This article clarifies the two viewpoints of the curriculum and discusses the seven criteria for the selection of subject matter or content of the curriculum. Read on to determine why the criteria for selecting the subject matter or content of the curriculum are essential for curriculum design.
The term curriculum is viewed in two different ways: the micro and the macro. The micro curriculum refers to subjects, while the macro curriculum refers to curricular programs. For example, the subject biology is a micro curriculum, while BS in Civil Engineering is a macro curriculum.
What does the micro and the macro curriculum contain? The following section discusses the criteria for the selection of subject matter or content of these two levels of the curriculum.
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Seven Criteria for the Selection of Subject Matter or Content of the Curriculum
The micro curriculum employs the seven criteria for the selection of subject matter below. For the macro curriculum, the subjects needed for the curricular program or course comprise the content.
To help learners attain maximum self-sufficiency most economically is the central guiding principle of subject matter or content selection (Scheffler, 1970) as cited by Bilbao et al. (2008). Although the economy of learning implies less teaching effort and less use of educational resources, students gain more results. They can cope up with the learning outcomes effectively.
This criterion means students should be given a chance to experiment, observe, and do field study. This system allows them to learn independently.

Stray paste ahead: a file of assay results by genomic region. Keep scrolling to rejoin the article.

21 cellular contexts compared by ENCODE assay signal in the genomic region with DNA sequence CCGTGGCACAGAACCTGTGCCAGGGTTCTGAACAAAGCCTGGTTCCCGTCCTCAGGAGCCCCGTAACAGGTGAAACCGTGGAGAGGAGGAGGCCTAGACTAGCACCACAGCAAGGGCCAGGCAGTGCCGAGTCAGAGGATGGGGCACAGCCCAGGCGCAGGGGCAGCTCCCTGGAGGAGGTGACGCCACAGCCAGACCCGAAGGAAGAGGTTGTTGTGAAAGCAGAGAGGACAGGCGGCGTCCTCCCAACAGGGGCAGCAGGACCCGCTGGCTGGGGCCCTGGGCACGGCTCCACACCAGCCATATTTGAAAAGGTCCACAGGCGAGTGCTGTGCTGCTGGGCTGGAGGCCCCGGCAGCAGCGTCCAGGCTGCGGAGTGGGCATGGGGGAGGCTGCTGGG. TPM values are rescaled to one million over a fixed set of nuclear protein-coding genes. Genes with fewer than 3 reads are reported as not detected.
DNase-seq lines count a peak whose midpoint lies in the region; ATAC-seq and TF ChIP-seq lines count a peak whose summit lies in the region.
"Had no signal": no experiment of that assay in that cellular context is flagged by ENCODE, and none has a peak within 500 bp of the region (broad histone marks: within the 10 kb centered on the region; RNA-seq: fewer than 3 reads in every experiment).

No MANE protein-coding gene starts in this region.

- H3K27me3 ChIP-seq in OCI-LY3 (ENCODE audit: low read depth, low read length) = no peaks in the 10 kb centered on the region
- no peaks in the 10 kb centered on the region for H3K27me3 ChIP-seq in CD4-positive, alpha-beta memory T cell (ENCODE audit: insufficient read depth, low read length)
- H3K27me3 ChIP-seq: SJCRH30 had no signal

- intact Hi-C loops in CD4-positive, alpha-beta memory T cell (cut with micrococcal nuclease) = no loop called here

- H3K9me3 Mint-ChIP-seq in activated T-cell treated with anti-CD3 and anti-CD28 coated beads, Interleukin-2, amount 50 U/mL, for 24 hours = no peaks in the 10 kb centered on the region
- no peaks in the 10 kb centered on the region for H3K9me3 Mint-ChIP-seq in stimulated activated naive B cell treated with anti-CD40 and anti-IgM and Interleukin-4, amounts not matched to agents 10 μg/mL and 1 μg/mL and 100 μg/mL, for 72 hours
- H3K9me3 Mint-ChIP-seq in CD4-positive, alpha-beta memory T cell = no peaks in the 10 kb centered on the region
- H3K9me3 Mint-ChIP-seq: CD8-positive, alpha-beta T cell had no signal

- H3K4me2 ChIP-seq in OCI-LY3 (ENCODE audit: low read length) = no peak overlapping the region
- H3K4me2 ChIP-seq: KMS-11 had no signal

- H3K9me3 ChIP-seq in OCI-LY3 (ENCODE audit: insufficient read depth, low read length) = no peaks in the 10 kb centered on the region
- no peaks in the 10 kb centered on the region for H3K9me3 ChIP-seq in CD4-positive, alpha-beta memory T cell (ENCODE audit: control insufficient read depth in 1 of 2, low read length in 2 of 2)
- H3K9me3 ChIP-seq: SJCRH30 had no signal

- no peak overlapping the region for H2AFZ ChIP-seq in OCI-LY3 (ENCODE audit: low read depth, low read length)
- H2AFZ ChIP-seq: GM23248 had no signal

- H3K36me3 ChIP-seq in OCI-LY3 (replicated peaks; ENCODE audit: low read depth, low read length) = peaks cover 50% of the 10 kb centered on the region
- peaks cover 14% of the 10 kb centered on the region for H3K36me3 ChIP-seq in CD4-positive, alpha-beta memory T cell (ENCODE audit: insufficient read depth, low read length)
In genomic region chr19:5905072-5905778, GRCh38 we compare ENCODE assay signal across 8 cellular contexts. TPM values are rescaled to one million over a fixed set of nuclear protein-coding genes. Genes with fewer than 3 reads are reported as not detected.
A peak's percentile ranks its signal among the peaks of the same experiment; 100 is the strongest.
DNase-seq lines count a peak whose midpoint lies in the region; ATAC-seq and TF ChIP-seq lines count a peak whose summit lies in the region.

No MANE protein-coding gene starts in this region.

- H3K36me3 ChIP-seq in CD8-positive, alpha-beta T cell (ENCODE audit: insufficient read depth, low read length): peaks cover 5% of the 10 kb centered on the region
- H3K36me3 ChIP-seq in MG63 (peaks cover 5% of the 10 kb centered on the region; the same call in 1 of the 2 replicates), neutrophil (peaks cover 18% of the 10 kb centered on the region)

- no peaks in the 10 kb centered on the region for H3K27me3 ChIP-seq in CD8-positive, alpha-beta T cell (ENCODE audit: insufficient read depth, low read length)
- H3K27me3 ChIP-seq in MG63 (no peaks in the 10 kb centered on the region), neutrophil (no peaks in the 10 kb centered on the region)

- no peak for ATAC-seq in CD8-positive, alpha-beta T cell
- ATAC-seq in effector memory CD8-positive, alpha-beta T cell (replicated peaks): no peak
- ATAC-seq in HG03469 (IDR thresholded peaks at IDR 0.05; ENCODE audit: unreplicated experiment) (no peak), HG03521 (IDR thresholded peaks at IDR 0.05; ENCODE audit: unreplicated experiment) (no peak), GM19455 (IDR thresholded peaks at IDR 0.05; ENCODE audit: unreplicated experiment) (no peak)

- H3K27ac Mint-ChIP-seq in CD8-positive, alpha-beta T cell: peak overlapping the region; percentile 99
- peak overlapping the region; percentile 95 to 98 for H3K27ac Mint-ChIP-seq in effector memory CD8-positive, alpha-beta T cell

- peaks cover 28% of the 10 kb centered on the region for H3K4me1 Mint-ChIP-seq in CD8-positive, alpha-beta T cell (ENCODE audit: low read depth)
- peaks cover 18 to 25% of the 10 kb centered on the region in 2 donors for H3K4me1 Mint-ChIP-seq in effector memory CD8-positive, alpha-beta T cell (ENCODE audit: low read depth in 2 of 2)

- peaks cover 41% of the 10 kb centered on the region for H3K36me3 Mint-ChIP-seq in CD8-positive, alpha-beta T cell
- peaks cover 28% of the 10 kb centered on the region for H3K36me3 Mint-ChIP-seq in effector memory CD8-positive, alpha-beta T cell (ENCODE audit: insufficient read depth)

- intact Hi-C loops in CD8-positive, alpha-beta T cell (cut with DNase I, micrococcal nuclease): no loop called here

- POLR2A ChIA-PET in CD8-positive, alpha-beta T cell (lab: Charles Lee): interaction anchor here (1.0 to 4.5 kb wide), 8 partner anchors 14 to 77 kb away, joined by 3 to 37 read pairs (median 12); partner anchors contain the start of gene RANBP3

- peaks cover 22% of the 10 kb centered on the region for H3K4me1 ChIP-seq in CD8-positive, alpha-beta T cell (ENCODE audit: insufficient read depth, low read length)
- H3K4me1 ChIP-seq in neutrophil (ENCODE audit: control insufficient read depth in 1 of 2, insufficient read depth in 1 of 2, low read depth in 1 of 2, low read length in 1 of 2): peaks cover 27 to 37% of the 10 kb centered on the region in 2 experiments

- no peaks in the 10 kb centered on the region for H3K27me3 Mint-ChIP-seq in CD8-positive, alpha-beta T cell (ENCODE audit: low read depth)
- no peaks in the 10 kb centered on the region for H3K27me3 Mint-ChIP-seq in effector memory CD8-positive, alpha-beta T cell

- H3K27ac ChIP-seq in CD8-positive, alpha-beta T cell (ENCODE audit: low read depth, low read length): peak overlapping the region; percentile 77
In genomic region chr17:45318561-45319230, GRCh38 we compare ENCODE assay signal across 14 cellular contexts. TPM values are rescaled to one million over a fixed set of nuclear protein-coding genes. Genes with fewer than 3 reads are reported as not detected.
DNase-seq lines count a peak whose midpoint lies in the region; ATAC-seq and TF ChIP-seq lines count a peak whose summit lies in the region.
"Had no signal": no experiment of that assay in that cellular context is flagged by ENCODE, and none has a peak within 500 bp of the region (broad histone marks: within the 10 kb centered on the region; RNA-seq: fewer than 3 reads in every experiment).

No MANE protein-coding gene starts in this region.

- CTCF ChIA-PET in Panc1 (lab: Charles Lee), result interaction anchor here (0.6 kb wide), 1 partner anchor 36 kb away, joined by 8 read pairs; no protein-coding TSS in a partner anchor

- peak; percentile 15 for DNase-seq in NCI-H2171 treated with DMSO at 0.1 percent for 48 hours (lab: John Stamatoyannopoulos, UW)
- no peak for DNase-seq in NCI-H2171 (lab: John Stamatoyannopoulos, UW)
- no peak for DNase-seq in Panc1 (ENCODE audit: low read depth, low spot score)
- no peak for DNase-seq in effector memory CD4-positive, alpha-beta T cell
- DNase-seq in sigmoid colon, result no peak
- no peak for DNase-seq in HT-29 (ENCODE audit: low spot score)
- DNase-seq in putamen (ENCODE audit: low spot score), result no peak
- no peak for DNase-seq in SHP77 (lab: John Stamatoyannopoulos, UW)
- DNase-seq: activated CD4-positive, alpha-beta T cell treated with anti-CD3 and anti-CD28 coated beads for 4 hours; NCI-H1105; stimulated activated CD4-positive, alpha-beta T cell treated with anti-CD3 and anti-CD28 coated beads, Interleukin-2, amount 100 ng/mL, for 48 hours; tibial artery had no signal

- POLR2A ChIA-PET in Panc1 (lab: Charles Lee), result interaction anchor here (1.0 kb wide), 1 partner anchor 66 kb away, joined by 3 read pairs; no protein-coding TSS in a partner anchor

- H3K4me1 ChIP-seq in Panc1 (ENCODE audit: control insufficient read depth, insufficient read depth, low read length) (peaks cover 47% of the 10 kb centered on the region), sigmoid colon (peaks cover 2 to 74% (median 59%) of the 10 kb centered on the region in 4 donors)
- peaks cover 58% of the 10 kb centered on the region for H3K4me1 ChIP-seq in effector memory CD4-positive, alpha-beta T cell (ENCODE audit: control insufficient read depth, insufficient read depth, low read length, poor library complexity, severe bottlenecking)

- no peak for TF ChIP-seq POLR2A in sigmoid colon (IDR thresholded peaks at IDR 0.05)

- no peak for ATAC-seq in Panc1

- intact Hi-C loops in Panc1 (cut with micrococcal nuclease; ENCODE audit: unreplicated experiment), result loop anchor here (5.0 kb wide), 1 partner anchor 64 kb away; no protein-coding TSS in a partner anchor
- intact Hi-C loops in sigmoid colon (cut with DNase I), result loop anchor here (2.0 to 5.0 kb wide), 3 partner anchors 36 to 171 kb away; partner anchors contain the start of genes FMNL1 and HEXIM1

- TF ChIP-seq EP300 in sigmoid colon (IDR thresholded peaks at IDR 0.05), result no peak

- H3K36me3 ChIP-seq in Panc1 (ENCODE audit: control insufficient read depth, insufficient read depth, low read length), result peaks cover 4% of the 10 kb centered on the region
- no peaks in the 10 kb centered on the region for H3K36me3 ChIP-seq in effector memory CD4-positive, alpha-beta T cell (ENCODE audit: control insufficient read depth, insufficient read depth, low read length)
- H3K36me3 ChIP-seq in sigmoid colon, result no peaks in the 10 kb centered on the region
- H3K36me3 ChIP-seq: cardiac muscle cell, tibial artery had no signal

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With this principle in mind, I suggest that there should be a one-day independent learning activity each week for a high school curriculum or preparatory year. However, this should be carefully planned by the teacher. When the students return, they should present outputs from the activity.
The subject matter or content is significant if it is selected and organized to develop learning activities, skills, processes, and attitudes. It also develops the three domains of learning, namely the cognitive, affective, and psychomotor skills, and considers the learners’ cultural aspects. Particularly, if your students come from different cultural backgrounds and races, the subject matter must be culture-sensitive.
In short, select content or subject matter that can achieve the overall aim of the curriculum.
Validity refers to the authenticity of the subject matter or content you selected. Make sure that the topics are not obsolete.
For example, do not include typewriting as a skill to be learned by college students. It should be about the computer or Information Technology (IT).
Thus, there is a need to regularly check the curriculum’s subject matter or contents and replace it if necessary. Do not wait for another five years to change it.
Modern curriculum experts are after current trends, relevance, and authenticity of the curriculum; otherwise, the school or the country become obsolete.
This criterion is valid to the learner-centered curriculum. Students learn best if the subject matter is interesting, thus makes it meaningful to them.